https://www.youtube.com/watch?v=mjWDIU8TmEE
      https://www.youtube.com/watch?v=8gjTZyQIOJQ
       
    8. tomcatonnet99

      tomcatonnet99 Member

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      Appreciate your help, but for my application of the coil which is for use in a micro actuator and hence needs to be wound evenly and square as it needs to generate well defined magnetic poles at its either ends ( unlike a winch which though wrapped pretty evenly doesn't allow for the cable to be square in relation to the spool.. ( the levelwind bar tends to criss-cross across the width of the spool ( take up )

      cheers


       
      Last edited: Aug 22, 2014
    9. Lochnagar

      Lochnagar Well-Known Member

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      It would be good if you could post some pictures of the problem you have - so that everyone can see what the problem is. However, if you think about things - you are never going to get the wire 100% parallel to the ends - since the wire when spooled on the drum must have a pitch equal to the wire diameter, otherwise it will not spool. If the diameter of the drum is quite big and the wire diameter is small - then the angle will be close to zero degrees - but never zero degrees.

      Although I sense you don't like the levelwind bar - it will spool it accurately - and yes you could do 1mm wire by merely adjusting the gearing between the drum and the levelwind bar. So you do not need a 1mm pitch on the levelwind bar - it can be much coarser than that.

      As far as crane winches are concerned - they don't normally have any spooling device - because the length of the crane boom is so long - the so called fleet angle is therefore so small - it self spools. See article on self spooling below - and the definition of fleet angle.

      Hope this helps.

      http://www.bridon.com/usa/x/downloads/usatechnical/fleet angle.pdf
       
      Last edited: Aug 22, 2014
    10. tomcatonnet99

      tomcatonnet99 Member

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      Lochnagar, thanks so much for your help, truly appreciate; I guess I'll have to consider using a levelwindbar; the only reason I'm averse to it is I'd have to build one as my application requires only a 10mm or may be 5mm coil length to be wound and I don't think I'd find a levelwind bar small enough like about 4inches or less ? I'd really have to make one... Are you able to take a look at this
      io1JL1U7kUs (rotary to linear reciprocal)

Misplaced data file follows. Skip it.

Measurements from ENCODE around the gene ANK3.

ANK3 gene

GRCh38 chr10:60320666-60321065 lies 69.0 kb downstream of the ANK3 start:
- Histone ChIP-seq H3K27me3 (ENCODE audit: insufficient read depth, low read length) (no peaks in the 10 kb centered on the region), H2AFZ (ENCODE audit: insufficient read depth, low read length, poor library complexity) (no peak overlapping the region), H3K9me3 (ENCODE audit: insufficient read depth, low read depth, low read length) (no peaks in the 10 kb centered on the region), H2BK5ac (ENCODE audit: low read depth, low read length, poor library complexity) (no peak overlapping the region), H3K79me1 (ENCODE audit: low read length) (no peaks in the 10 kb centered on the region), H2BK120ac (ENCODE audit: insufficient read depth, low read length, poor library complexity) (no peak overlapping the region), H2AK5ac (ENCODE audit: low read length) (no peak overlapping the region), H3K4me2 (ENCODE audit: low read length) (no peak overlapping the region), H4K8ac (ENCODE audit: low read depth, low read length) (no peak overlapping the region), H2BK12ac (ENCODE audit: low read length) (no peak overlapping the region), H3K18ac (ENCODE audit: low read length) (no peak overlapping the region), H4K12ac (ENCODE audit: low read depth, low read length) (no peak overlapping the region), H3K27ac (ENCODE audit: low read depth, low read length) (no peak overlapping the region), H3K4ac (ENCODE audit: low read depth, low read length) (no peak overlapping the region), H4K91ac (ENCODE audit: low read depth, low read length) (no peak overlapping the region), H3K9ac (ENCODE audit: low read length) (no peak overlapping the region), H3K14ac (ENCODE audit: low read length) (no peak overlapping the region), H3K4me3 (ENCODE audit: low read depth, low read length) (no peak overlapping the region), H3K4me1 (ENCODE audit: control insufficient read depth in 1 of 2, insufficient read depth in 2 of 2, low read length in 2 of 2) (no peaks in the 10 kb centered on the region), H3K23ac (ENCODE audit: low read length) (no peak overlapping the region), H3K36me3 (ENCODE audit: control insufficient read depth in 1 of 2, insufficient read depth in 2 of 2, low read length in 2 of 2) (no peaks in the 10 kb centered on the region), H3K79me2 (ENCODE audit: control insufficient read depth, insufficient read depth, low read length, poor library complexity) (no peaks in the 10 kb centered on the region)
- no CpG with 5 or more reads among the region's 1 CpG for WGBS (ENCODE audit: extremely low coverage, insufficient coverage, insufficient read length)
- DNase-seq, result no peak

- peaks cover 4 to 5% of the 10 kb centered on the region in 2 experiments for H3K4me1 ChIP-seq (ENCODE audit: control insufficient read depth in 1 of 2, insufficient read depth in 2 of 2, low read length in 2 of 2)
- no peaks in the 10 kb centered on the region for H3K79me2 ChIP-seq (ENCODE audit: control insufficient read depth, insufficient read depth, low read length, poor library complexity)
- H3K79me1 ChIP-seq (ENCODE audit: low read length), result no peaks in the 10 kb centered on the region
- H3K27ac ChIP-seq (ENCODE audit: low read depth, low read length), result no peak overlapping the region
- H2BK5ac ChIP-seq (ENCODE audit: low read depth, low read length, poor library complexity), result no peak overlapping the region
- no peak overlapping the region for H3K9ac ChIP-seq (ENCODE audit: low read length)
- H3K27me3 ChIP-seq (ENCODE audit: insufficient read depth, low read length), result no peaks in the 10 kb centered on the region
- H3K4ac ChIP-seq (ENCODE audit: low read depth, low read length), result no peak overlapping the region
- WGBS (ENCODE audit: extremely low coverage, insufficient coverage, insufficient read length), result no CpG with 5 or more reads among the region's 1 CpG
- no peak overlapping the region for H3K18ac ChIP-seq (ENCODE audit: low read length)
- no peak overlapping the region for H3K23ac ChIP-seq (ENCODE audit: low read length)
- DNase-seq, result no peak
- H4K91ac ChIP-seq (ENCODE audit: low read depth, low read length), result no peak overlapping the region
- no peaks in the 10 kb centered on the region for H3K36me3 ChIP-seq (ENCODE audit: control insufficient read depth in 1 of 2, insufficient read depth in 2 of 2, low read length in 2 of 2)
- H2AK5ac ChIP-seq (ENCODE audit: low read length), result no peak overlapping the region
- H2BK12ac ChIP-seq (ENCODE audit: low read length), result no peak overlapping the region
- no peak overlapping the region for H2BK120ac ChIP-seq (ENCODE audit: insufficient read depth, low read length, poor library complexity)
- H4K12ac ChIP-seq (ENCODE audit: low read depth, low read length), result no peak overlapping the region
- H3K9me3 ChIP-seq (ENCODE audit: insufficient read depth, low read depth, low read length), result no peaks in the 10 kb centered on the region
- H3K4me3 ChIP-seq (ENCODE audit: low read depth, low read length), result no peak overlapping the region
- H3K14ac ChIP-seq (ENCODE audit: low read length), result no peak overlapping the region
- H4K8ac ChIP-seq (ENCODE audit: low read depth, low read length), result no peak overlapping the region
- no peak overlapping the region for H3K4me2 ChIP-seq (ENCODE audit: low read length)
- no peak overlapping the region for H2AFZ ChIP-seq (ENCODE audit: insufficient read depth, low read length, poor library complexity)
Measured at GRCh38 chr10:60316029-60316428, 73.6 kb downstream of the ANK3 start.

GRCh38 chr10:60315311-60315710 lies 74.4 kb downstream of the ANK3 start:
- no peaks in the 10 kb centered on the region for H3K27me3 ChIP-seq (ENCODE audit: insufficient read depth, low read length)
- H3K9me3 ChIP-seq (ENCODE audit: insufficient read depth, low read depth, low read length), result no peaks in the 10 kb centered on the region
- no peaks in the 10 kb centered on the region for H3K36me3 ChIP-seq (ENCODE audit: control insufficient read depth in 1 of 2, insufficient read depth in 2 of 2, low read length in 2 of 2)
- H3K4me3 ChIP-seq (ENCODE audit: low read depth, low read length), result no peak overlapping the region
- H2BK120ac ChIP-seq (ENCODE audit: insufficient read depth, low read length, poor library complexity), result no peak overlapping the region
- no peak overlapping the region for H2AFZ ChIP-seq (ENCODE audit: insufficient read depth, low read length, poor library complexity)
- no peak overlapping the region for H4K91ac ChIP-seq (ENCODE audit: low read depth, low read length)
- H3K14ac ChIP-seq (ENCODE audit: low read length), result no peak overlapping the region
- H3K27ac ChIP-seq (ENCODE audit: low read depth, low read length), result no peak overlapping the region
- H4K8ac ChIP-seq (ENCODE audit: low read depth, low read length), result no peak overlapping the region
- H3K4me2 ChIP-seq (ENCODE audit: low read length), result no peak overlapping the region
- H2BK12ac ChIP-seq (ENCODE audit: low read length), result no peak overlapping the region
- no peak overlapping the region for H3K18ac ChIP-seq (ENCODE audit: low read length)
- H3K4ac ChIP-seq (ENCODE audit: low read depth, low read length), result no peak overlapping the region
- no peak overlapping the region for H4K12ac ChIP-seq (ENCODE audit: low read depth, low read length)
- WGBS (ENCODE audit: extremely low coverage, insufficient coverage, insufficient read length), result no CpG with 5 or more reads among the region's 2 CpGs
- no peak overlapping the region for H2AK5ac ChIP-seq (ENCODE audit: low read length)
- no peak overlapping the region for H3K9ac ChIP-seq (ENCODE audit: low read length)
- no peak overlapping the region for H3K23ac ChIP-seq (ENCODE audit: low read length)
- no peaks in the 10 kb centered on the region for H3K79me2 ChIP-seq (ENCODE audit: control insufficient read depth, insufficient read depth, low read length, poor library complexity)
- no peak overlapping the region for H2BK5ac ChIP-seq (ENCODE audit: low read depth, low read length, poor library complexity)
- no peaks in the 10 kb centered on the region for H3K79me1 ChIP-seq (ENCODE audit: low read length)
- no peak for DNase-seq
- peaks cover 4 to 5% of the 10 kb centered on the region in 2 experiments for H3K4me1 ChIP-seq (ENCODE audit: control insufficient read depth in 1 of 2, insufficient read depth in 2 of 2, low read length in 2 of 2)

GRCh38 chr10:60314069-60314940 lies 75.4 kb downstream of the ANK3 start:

How do I calculate the driven gear such that it makes the levelwindbar turn according to the pitch of the wire in use...
       
    11. Lochnagar

      Lochnagar Well-Known Member

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      O.K. The coils you are trying to produce are quite a bit shorter than I had initially envisaged - so the levelwind would not be the best way of doing this - because what you have got is tiny - to say the least. (However, you have maybe learnt something about winches and spooling that maybe of some use for some other project).:)

      So just looking back through your postings - you say you want to make this at home - which makes me think that you are only wanting to manufacture a small quantity?? If my assumption is correct - then if the wire diameter is 1mm - and the length of the coil is between 5 and 10mm - that means only 5 to 10 turns - which is begging the question of why not spool it manually??

      Whatever way you do this - you will need to have back tension on the wire supply - in order to keep it tight on the bar onto which you are spooling it. (When you are spooling a winch for the first time - putting new cable on the winch - you need to put back tension on the cable reel - which is normally done hydraulically - and the back tension is varied as each layer of cable goes on - so that the top layer does not cut into the layer below. In your case you will not need anything so elaborate).

      I have had a look at the video link you posted - but that is giving you a fraction of one linear translation for one rotational turn - whereas you need you need one full linear translation (10mm) for 10 rotational turns. However, more to the point - you would not make that piece of equipment with the "normal" tools you would have in a "normal" garage??

      It would be good to have some more feedback on this.